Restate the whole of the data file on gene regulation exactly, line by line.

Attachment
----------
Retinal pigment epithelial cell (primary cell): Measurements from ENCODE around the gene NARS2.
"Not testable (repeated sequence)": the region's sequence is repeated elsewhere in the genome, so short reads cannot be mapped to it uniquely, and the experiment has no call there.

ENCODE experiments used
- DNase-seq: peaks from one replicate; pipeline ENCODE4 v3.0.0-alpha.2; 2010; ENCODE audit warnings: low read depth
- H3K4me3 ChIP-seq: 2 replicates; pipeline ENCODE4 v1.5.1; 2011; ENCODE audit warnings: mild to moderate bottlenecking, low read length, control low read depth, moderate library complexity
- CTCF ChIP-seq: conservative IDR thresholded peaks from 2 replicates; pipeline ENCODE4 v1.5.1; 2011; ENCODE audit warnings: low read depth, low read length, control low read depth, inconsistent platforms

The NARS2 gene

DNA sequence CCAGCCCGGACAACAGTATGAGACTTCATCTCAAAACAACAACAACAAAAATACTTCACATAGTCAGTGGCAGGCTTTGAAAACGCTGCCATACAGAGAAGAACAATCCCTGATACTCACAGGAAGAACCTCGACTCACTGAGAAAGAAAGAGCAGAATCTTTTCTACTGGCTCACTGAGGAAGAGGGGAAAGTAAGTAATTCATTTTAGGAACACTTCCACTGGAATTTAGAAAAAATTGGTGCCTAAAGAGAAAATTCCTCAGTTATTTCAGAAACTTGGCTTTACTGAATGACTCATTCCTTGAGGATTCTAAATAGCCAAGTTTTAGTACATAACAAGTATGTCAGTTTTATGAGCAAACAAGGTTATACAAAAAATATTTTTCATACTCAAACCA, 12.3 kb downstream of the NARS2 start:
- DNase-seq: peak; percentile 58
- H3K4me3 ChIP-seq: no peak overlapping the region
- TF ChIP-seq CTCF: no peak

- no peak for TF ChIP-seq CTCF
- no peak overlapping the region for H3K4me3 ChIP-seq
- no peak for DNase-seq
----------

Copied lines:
Retinal pigment epithelial cell (primary cell): Measurements from ENCODE around the gene NARS2.
"Not testable (repeated sequence)": the region's sequence is repeated elsewhere in the genome, so short reads cannot be mapped to it uniquely, and the experiment has no call there.

ENCODE experiments used
- DNase-seq: peaks from one replicate; pipeline ENCODE4 v3.0.0-alpha.2; 2010; ENCODE audit warnings: low read depth
- H3K4me3 ChIP-seq: 2 replicates; pipeline ENCODE4 v1.5.1; 2011; ENCODE audit warnings: mild to moderate bottlenecking, low read length, control low read depth, moderate library complexity
- CTCF ChIP-seq: conservative IDR thresholded peaks from 2 replicates; pipeline ENCODE4 v1.5.1; 2011; ENCODE audit warnings: low read depth, low read length, control low read depth, inconsistent platforms

The NARS2 gene

DNA sequence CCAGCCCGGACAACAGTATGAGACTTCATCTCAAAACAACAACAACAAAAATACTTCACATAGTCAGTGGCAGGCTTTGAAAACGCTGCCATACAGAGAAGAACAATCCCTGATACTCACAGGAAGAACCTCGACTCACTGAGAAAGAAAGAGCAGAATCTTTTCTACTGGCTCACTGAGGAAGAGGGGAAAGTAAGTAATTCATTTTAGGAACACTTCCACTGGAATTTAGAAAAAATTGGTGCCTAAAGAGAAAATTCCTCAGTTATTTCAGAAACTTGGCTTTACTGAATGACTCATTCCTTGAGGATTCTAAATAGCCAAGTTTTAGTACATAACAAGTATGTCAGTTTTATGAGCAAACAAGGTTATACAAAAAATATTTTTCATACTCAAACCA, 12.3 kb downstream of the NARS2 start:
- DNase-seq: peak; percentile 58
- H3K4me3 ChIP-seq: no peak overlapping the region
- TF ChIP-seq CTCF: no peak

- no peak for TF ChIP-seq CTCF
- no peak overlapping the region for H3K4me3 ChIP-seq
- no peak for DNase-seq